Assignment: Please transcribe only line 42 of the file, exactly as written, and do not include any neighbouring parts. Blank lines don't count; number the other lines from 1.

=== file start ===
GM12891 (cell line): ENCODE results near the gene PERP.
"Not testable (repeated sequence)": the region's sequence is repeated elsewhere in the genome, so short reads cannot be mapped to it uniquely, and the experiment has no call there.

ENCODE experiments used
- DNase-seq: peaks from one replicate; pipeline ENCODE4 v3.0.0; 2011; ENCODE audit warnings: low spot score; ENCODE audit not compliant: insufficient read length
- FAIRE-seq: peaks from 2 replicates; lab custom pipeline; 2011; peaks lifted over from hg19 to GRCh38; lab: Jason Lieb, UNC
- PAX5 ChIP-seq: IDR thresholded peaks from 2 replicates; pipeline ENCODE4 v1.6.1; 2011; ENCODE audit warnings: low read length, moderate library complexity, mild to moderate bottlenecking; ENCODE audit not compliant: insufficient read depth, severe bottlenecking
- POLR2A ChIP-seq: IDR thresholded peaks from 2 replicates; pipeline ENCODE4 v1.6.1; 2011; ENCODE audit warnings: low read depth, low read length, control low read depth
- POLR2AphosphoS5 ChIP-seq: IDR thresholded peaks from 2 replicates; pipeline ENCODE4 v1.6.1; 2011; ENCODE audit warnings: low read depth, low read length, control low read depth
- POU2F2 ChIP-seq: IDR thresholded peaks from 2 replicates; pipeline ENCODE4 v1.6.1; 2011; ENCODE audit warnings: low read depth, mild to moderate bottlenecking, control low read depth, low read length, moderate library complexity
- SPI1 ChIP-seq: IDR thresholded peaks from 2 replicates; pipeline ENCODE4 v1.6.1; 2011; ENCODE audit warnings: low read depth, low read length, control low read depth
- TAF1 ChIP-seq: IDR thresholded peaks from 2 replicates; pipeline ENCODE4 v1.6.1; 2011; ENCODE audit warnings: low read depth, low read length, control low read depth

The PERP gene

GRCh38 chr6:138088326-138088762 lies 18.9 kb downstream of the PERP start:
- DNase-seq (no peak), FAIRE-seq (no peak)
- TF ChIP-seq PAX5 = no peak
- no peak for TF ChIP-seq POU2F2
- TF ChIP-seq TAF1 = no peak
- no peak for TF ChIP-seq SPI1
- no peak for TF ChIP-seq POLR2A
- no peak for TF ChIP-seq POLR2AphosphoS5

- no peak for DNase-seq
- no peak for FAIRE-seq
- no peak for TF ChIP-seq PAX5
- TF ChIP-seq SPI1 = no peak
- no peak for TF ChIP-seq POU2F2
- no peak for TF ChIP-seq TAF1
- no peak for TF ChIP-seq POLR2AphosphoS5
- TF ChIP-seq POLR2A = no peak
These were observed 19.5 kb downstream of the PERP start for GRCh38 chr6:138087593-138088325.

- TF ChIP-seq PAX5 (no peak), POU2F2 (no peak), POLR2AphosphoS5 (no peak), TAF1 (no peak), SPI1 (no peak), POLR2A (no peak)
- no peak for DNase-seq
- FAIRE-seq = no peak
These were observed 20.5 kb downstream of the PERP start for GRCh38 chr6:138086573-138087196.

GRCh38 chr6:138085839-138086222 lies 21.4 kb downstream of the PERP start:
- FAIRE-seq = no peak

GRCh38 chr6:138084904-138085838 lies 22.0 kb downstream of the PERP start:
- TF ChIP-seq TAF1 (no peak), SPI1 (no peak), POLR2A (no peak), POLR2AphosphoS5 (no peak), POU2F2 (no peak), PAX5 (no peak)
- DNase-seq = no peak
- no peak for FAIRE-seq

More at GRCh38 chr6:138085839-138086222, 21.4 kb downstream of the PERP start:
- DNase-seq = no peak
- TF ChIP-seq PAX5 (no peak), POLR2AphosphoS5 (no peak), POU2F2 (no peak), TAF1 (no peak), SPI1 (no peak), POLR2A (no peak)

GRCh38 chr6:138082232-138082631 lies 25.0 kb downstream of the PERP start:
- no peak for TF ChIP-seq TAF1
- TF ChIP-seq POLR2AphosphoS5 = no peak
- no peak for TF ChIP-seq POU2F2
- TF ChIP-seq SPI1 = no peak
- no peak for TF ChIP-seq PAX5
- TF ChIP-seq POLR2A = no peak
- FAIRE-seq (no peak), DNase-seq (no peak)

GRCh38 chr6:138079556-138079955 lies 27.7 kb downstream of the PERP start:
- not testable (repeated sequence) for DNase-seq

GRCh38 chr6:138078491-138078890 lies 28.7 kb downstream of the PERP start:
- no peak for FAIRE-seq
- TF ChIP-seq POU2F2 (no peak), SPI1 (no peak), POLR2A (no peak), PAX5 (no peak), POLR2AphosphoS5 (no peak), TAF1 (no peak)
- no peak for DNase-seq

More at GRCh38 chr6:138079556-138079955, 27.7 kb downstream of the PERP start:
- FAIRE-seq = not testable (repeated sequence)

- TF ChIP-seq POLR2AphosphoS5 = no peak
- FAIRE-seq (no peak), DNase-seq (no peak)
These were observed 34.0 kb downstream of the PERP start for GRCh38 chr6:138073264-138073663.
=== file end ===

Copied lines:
- TF ChIP-seq PAX5 (no peak), POLR2AphosphoS5 (no peak), POU2F2 (no peak), TAF1 (no peak), SPI1 (no peak), POLR2A (no peak)